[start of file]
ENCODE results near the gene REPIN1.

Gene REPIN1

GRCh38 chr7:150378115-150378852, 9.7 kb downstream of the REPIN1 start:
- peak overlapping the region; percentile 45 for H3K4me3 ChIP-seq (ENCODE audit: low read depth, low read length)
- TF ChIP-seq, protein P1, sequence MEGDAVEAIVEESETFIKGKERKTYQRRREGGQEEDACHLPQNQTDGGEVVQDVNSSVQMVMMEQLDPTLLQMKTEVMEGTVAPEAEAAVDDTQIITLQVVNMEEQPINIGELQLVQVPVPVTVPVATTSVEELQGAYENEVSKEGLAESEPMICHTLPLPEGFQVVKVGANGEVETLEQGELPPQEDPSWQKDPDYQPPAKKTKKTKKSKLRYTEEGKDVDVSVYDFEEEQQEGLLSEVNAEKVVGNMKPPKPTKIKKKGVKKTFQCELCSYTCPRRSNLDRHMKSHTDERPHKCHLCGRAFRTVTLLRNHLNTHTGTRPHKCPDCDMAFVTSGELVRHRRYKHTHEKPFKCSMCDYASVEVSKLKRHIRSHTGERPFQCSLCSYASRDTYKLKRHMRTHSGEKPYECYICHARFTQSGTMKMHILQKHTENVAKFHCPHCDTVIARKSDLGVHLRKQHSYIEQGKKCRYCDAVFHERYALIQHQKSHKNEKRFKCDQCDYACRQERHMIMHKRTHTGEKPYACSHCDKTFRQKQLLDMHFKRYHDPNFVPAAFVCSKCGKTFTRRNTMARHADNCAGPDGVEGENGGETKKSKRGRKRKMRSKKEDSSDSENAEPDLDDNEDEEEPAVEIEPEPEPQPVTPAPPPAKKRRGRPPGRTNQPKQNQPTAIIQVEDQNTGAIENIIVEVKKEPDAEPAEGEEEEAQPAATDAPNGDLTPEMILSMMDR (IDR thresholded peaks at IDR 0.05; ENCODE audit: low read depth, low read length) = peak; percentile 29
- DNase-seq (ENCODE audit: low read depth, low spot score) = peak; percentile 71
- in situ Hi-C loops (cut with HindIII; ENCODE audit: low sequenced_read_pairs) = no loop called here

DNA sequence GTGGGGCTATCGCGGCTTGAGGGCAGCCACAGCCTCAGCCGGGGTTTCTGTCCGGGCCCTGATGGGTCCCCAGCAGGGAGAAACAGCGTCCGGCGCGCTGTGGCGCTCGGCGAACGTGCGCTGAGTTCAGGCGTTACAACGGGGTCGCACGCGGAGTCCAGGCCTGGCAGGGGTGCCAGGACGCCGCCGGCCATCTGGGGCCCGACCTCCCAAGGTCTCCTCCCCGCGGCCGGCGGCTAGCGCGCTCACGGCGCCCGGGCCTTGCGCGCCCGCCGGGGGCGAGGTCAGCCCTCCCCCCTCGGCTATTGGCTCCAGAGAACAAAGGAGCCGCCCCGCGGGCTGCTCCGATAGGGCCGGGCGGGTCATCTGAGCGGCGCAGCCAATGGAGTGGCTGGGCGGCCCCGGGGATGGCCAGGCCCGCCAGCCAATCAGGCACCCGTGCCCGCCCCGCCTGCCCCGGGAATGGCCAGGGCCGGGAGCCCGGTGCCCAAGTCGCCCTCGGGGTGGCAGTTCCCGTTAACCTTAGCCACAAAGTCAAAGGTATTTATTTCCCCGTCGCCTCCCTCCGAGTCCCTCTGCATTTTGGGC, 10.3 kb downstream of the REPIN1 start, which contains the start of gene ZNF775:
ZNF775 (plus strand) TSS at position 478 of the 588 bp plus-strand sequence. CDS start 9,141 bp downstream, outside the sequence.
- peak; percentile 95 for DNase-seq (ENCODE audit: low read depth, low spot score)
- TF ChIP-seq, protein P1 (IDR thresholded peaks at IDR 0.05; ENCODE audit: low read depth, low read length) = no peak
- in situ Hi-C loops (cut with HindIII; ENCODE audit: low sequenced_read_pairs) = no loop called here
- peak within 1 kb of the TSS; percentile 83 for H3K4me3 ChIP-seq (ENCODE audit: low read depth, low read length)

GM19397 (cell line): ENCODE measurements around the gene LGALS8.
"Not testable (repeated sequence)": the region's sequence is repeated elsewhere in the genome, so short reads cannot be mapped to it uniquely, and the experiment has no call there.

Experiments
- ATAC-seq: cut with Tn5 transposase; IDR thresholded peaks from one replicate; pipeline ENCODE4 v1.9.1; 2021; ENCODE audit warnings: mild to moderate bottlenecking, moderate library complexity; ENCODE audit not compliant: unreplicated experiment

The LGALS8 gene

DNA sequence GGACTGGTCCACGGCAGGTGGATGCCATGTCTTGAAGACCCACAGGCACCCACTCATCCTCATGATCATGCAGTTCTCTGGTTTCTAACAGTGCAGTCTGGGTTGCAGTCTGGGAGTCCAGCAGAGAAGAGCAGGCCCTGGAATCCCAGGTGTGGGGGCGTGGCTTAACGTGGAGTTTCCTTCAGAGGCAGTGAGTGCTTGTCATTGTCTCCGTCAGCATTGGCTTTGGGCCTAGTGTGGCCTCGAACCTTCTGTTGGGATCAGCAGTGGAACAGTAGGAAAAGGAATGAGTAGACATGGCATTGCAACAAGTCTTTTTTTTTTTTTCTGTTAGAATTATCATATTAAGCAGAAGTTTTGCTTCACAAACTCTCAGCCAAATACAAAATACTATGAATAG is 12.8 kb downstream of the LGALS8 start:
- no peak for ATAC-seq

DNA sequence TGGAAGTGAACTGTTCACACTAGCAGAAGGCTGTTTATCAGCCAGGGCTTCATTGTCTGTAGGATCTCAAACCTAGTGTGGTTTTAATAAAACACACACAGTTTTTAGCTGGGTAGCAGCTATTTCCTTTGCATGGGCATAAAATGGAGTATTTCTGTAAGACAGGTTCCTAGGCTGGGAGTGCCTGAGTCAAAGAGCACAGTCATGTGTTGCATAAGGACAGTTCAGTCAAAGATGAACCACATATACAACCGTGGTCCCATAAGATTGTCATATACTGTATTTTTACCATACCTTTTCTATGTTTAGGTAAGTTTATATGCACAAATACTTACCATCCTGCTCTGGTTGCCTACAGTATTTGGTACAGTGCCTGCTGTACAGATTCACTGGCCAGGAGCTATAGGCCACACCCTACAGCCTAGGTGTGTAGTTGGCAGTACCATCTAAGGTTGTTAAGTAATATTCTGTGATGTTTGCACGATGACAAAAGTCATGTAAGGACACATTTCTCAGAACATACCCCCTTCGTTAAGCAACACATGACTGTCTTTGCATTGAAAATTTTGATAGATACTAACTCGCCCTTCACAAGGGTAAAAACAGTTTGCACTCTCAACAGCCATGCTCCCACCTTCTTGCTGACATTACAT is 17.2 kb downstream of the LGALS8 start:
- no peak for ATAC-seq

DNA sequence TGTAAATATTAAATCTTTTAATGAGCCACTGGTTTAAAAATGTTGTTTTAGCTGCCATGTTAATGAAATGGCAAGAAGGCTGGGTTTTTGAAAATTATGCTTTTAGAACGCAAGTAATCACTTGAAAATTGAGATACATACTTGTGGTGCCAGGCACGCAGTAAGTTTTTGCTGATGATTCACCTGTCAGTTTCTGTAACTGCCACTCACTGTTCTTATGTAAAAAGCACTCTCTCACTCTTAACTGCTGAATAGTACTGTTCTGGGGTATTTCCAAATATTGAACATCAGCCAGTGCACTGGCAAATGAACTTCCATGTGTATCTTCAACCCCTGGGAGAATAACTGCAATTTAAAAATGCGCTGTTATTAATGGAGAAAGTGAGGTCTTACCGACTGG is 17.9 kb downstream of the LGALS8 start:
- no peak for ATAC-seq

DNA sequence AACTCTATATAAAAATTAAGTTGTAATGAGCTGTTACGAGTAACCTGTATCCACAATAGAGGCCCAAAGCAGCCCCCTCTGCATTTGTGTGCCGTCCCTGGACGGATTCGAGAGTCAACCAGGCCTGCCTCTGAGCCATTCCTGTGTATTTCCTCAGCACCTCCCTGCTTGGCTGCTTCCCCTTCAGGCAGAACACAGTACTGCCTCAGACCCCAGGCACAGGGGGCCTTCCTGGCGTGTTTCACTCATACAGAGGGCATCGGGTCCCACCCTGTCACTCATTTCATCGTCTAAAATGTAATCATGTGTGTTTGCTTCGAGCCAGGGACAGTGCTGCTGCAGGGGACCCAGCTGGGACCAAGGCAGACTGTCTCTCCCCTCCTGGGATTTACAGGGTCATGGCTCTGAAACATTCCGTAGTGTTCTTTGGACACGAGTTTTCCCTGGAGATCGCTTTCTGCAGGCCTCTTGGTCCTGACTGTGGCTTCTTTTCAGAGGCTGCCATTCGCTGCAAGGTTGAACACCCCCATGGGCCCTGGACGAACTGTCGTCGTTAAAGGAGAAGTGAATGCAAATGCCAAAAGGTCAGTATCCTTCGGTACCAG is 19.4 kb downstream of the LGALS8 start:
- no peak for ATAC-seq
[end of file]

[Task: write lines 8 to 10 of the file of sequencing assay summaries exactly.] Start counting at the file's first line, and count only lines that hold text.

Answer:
DNA sequence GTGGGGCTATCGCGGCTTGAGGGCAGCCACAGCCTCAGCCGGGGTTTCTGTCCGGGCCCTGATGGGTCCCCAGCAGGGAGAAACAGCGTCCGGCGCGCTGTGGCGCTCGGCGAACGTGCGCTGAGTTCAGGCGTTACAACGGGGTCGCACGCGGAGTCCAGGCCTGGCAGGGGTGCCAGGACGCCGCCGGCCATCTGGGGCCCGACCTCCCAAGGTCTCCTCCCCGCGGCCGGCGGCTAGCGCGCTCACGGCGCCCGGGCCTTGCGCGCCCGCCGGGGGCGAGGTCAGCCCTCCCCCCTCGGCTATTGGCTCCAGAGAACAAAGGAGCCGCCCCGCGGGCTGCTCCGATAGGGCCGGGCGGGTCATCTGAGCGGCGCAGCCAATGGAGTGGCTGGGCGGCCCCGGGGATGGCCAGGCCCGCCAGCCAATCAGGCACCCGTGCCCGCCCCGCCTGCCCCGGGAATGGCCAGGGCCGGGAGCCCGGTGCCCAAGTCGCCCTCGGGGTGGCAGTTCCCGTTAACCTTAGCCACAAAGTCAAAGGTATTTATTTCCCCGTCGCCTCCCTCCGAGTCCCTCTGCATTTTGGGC, 10.3 kb downstream of the REPIN1 start, which contains the start of gene ZNF775:
ZNF775 (plus strand) TSS at position 478 of the 588 bp plus-strand sequence. CDS start 9,141 bp downstream, outside the sequence.
- peak; percentile 95 for DNase-seq (ENCODE audit: low read depth, low spot score)